The month of December is a great time of the year… ’tis is the Giving Season!
I remember visiting a billionaire in his office about this time last year. I was there to try and get him interested in giving to one of two building projects (one was for a $AU90,000,000 medical research institute in Tasmania; the other one was for a $AU80,000,000 medical research institute in New South Wales). The foundation that I was working for at the time had contributed millions to both projects, as had the federal government and the respective state governments, as well as the grantees themselves. On behalf of the grantees and my employer, I was “on the road” visiting high net-worth Australians to solicit major gifts to help complete each of the capital campaigns so that construction of the new buildings could begin.
After some pleasant conversation, I gave a brief presentation on each of the projects – how much they would cost, how much had already been raised, the significant needs that each project would address, as well as the potential benefits to humanity, and so on.
I had met this man on a number of occasions. He is a wonderful guy – well-respected, with a reputation as a “giver.”
He told me that while both projects looked worthwhile, “all of his money was tied up.”
I told him that “I understood” and wrapped the meeting up shortly thereafter.
While I was disappointed, I wasn’t upset. After all, it’s his money and he should do with it exactly what he wants.
Upon reflection, I thought “Of course his money is tied up! He’s a billionaire. It’s invested – in operating companies, real estate, the stock market, and so on. He doesn’t have it in his desk drawer!”
Having worked for a major international philanthropic foundation, I knew well the protocols of having quarterly grant budgets, and quarterly cash-flow projections to meet our pledges. And the related complexities of converting assets to cash on a timely basis so that we met our grant commitments. But somehow I had not translated that knowledge to the other side of the desk. It was a valuable lesson, and it well illustrates one of the key differences between being a grantmaker and being a fundraiser.
Now, whenever I sit down with a high net-worth person or would-be philanthropist, I try to ask this question early on: “What is your annual planned giving budget?” Or something similar…
The answer will tell me a number of things, but the most important thing is that it will give me an indication as to whether I am talking to a planned giver or a non-planned giver (or someone in-between). In reality, there is a continuum, and it is often based on a number of factors including years of experience in giving, amount available to give, and one’s zeal for giving.
If I am talking to a planned giver, the conversation will likely progress though a number of topics that include the quantum (budgeted amount) of annual giving, the type of projects she/he is attracted to (or at least an overview of past projects or grants), how giving requests are analysed and vetted, what projects are under consideration at present, etc.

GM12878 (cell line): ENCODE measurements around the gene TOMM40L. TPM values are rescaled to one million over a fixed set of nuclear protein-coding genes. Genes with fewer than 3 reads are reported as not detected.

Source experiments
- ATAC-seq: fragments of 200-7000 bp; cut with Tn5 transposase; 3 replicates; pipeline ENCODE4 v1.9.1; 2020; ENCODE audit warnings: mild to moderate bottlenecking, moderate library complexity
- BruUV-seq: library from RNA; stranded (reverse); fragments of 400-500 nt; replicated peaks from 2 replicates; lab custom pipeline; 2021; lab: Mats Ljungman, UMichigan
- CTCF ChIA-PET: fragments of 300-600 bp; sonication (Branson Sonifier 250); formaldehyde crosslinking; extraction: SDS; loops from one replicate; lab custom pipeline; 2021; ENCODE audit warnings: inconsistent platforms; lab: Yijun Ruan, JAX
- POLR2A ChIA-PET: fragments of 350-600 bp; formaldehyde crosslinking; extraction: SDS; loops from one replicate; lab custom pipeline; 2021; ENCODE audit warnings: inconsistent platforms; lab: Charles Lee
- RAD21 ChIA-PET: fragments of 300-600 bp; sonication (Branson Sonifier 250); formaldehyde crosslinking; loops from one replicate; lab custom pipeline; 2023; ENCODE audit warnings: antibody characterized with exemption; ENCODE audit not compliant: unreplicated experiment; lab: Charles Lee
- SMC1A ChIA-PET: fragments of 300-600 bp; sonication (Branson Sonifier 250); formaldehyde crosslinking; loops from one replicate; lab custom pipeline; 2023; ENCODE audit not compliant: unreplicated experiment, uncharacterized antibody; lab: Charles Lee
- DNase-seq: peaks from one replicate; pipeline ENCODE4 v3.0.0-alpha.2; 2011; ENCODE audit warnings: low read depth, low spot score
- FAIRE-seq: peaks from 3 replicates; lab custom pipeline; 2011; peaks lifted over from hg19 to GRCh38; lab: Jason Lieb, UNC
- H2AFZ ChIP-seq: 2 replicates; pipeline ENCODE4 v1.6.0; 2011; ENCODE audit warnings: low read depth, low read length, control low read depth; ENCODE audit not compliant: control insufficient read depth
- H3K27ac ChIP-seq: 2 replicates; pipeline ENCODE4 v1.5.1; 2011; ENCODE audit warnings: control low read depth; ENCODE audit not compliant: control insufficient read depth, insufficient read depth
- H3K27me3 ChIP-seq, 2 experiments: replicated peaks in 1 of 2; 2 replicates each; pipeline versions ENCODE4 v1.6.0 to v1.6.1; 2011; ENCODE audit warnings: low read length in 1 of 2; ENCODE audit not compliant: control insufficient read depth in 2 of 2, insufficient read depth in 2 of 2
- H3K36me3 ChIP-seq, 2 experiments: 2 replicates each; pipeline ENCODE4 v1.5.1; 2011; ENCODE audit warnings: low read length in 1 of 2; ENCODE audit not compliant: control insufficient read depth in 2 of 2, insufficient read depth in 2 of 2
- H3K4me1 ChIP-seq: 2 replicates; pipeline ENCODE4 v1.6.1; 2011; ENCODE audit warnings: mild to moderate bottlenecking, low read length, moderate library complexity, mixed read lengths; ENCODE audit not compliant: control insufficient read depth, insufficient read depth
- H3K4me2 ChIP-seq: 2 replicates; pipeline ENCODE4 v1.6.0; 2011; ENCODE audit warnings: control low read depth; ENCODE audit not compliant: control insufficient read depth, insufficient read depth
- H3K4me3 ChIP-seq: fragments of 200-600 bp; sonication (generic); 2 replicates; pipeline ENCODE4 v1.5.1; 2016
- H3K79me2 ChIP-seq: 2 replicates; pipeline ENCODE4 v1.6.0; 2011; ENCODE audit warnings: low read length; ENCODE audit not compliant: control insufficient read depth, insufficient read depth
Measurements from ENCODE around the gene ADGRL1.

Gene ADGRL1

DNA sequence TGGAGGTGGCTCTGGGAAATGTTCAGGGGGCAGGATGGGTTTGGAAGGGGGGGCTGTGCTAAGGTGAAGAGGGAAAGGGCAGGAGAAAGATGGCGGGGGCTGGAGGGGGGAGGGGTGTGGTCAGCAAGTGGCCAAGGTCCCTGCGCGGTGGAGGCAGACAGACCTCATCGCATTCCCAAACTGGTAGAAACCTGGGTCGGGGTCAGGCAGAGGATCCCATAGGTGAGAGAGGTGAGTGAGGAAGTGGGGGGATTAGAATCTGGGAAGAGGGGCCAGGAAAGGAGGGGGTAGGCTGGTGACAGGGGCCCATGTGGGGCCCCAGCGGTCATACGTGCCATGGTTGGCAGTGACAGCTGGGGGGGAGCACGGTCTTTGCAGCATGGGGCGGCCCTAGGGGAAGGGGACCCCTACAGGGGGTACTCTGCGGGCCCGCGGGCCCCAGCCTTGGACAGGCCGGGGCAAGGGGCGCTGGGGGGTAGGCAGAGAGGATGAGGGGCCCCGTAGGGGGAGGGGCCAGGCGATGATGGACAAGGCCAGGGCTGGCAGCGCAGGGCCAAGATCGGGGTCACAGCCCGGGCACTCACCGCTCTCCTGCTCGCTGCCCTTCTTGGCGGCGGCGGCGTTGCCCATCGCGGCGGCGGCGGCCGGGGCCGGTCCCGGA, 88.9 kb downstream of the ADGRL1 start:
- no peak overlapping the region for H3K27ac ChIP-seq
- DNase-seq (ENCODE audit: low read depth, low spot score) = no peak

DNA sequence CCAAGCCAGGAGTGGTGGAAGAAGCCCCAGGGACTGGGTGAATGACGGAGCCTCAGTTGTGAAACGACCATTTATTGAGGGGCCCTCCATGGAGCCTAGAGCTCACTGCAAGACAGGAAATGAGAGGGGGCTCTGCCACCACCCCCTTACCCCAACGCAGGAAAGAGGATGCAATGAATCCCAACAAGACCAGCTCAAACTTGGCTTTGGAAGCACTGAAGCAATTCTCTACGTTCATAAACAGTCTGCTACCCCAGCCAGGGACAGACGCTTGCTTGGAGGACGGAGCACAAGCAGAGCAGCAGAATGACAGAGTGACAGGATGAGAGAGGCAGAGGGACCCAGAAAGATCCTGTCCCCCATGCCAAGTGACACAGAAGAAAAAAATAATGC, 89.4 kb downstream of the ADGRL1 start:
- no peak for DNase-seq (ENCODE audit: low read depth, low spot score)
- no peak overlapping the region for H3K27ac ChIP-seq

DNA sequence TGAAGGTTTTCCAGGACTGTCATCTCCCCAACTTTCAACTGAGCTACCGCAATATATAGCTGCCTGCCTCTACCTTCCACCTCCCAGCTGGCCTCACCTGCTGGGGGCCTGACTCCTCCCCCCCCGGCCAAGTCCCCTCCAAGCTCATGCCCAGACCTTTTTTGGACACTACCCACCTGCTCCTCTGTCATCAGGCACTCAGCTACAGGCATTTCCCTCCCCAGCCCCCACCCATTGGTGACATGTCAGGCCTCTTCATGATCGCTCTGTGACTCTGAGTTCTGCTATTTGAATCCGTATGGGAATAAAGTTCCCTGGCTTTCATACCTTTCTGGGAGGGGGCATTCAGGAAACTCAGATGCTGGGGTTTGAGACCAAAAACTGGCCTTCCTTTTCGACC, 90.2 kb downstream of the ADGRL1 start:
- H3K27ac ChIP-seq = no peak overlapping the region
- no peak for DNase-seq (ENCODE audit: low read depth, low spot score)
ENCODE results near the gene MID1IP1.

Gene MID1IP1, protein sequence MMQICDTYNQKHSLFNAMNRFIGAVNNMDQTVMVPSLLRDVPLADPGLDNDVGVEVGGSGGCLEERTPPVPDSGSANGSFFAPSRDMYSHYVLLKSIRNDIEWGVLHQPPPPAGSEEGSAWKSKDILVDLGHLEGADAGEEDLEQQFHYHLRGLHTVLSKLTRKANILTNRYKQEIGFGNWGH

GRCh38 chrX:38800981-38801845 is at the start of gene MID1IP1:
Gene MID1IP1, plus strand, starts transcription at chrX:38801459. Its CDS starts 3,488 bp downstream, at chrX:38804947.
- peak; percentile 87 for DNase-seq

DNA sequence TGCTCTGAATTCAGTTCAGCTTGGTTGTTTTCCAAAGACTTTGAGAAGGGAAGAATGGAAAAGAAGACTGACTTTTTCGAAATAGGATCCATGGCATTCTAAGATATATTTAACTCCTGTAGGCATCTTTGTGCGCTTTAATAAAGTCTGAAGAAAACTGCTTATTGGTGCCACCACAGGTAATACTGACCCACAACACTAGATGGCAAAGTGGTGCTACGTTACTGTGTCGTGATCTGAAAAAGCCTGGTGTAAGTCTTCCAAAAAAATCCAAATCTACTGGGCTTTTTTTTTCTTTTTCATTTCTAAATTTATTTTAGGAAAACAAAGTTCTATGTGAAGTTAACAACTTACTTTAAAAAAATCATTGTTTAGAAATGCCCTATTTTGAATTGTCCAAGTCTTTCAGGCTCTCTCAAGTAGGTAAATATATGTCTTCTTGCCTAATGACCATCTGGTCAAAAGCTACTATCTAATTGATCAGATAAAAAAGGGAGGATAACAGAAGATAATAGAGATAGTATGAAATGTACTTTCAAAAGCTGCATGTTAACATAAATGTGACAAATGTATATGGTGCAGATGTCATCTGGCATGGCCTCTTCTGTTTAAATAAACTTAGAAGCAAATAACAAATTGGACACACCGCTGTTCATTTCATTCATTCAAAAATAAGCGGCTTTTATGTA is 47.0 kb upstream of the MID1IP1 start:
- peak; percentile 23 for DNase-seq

With a planned giver, I know two key things right up front: 1. They have an annual giving budget, and 2. They systematically prepare to convert their assets into cash to meet this planned budget. In other words, they give regularly, and they have systems and procedures in place to make it happen.
If the person does not have an annual giving budget, or talks about “a gift I made a few years ago,” they probably are not a planned giver – not in the way that I define it – with an annual budget, cash-flow forecasts to insure assets are liquid at the appropriate time, etc.
Now please don’t get me wrong – everyone has to start somewhere and the occasional giver or opportunistic giver may very well turn into a planned giver at some point down the road. And they are definitely not a non-giver. But it is a very different starting point and I’m glad that I learned this lesson.
So what does this have to do with you? Because whether you’re a battler or a billionaire, it still boils down to the same two key things: What amount am I going to give away this year (your planned annual giving budget) and when am I going to give it away (your cash giving budget)?
Hopefully, you’ve read the Metrics section of this website. If not, check it out. It outlines four levels of annual giving (the platinum standard, the gold standard, the silver standard, the bronze standard), all based on giving away up to 1% (one percent) of your net assets each year. They are guidelines for planned, annual, sustainable giving.
We budget for our mortgage, our vacations, our retirement. If you are a planned giver, you also budget for your giving.
How else will you know what amount is available to give? And how else will you insure that the cash funds are available when you need to make the gift?
Of course, there are many other questions and challenges involved in the giving process. What will I give to? How can I be sure I am giving to the right cause? How can I be sure they will spend my gift wisely? All good questions.
I will cover many of these questions in future blogs. But if you are serious about regular giving, think about becoming a planned giver (If you are already a planned giver, Bravo!). Start by asking yourself one question: How much do I intend to give away this fiscal year? Then, make sure that you have the appropriate amount of cash on hand when you need it. It’s not the only place to start, but it’s a good one!